Looking at this strange behavior coming from a boy who seemingly belonged to do family, many of the passers-by curious and started wondering who he could be and why was he acting in strange manner. Soon a crowd collected around the young Kashyapa who continued collecting the grains, oblivious of the attention he was attracting. Passing by that was Muni Somasharma a learned Sage, wondered why the crowd had gathered time when everybody should have been the bathing ghats for the morning's ritual bath. On going near he saw for himself reason and heard the derogatory remarks being made about the young Kashyapa. Muni Somasharma knew who Kashyapa was, he silenced the crowd and said that, knew who the boy was. 

Being himself curious to know the reason for Kashyapa's strange behavior, Somasharma asked him why he was counting discarded grains which even a beggar would not care to collect. Somewhat hurt at question, Kashyapa replied that howsoever minuscule an object might be, it nevertheless was a part of the universe. Individual grains in themselves may seem worthless, but a collection of some hundred grains make up a person's meal, the collection many meals would feed an entire family and ultimately the entire mankind was made of many families, thus even a single grain of rice was as important as all the valuable riches in this world.

This reply of the young Kashyapa deeply impressed Muni Somasharma who said that one day Kashyapa would grow into a celebrated philosopher and said that in recognition of Kayshapa's unusual sense of perceiving minuscule objects he would henceforth be Kanada, from Kana which means a grain.

This was how Kashyapa came to acquire the Kanada, which was made immortal in history of Indian science due to the path-breaking conception of atom and relativity which Kanada was to put forth. He propounded the Vaisheshika-Sutra (Peculiarity Aphorisms). These Sutras were a of science and philosophy. Their subject was the atomic theory of matter. On reading these Sutras we find that Kanada's atomic theory was far more advanced than formulated later by the Greek philosophers, Democritus and Leucippus.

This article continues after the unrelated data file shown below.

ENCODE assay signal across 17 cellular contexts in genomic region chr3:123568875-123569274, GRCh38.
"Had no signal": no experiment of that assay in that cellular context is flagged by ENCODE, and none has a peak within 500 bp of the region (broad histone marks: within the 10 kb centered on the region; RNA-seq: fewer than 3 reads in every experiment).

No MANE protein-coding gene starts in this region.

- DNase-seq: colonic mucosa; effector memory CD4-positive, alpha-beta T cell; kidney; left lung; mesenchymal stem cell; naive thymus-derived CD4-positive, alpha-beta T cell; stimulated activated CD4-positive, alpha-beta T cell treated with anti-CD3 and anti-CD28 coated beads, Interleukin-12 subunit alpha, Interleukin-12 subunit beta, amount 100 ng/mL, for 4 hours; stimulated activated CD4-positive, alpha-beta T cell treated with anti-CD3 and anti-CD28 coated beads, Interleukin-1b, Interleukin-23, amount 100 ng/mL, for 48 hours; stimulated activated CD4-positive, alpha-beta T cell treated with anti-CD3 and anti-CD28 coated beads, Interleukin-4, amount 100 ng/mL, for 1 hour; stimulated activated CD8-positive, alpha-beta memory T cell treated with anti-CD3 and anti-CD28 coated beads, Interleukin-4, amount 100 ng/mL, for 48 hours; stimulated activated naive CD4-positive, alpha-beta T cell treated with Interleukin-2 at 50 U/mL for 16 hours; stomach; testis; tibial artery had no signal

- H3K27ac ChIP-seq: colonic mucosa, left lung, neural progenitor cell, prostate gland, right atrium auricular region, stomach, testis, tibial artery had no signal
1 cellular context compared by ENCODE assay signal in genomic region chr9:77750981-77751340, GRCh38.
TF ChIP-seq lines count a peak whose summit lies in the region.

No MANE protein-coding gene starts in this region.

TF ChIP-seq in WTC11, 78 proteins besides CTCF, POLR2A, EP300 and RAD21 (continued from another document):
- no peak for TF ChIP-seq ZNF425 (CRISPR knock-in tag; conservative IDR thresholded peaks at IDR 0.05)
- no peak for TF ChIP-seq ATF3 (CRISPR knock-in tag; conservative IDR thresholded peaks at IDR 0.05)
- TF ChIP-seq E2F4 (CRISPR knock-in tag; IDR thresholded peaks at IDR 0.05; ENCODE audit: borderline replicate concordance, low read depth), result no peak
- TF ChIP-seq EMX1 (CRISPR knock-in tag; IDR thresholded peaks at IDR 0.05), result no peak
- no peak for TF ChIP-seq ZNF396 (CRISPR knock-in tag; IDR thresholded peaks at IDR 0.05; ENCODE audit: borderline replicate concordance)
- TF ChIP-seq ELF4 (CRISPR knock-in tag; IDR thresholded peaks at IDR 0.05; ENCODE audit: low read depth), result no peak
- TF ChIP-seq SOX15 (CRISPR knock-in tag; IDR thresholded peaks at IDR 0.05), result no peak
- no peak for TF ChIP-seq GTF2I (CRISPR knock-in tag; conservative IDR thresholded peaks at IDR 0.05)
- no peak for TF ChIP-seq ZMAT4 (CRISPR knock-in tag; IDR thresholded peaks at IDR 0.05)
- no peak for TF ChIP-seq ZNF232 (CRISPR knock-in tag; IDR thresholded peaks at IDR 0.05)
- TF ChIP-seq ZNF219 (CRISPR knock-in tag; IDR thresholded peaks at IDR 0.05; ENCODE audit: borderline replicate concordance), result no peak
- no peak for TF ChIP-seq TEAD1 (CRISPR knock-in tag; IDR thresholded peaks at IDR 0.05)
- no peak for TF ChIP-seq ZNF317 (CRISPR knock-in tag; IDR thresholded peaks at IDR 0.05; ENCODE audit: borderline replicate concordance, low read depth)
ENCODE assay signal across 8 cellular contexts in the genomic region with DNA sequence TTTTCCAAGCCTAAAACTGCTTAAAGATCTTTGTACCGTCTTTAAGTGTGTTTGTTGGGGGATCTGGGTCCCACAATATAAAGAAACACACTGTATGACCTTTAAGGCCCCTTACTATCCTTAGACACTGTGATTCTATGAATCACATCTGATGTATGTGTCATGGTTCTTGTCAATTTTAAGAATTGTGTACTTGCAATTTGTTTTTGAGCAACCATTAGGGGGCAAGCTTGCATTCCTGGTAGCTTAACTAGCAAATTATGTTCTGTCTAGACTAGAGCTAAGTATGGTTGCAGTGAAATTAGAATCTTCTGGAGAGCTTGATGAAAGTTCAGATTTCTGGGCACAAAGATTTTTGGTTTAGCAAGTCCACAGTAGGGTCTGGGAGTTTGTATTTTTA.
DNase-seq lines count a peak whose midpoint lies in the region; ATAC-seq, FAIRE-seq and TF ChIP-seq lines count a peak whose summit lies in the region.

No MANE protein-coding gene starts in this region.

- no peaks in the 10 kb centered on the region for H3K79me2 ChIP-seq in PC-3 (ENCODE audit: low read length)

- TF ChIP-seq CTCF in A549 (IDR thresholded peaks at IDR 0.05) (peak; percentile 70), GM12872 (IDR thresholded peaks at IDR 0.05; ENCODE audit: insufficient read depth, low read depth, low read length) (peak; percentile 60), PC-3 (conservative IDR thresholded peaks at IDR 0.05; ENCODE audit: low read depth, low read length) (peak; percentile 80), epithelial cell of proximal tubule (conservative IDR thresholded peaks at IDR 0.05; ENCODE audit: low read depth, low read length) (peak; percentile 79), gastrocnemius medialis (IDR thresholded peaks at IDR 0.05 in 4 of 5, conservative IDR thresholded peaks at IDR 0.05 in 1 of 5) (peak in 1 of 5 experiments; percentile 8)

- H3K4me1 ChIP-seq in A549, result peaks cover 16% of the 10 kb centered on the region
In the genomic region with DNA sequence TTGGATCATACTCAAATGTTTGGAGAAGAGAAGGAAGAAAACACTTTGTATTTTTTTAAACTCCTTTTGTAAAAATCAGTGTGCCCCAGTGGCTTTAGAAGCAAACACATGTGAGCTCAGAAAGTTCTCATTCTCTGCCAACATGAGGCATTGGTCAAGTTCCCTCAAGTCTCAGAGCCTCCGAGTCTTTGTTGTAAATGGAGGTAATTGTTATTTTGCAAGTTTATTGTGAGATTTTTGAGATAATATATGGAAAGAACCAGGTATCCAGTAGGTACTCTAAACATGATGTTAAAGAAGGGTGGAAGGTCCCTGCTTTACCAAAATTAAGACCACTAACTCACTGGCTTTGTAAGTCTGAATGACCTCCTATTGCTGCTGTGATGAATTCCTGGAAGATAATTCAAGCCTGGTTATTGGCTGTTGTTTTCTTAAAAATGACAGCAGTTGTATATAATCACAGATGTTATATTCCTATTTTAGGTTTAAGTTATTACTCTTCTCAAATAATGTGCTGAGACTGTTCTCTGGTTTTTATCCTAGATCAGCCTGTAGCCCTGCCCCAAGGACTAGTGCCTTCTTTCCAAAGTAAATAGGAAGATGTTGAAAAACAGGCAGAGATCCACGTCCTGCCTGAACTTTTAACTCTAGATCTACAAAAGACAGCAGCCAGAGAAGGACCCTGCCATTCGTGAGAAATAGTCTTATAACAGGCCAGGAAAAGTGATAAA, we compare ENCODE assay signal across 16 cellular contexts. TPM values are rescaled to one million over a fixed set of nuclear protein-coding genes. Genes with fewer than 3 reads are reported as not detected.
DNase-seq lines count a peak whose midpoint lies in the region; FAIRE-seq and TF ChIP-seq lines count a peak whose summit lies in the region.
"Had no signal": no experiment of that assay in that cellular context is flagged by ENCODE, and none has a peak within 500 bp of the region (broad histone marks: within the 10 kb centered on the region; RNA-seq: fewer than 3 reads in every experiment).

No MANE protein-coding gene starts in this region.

Anu and Parmanu 

It was Kanada who first propounded the that the Parmanu (atom) was an indestructible particle of matter. According to the material universe is made up of Kana. When matter is divided and subdivided, we reach a stage beyond which no division is possible, the indivisible element of matter is Parmanu. Kanada explained that this indivisible, indestructible y cannot be sensed through any human organ.

In saying that there are different types of Parmanu for the five Pancha Mahabhootas, Earth, water, fire, air and ether. Each Parmanu has a peculiar property which depends, on the substance to which it belongs . It was because of this conception of peculiarity of Parmanu (atoms) that this theory founded by Kanada came to be known Vaisheshika-Sutra (Peculiarity Aphorisms). In this context Kanada seems to arrived at conclusions which were surpassed only many centuries after him. 

According to Kanada, an object appears to be heavy under water than it does in air because the density of atoms in water is more than in air. The additional density of , in water, Kanada said, takes on part of the weight of an object, hence we feel only a part of its total weight, while in air, the lesser density of atoms results in a lesser part of an object's weight being picked by air, hence we feel the object to be heavier in air than what is was when under the water. In saying this, in a very elementary but important way, Kanada foreshadowed Archimedes' theory that a body immersed in a fluid is subject to an upward force equal in magnitude to the weight of the fluid it displaces. Kanada's idea also had shades of relativity in it which was propounded by Einstein in our times.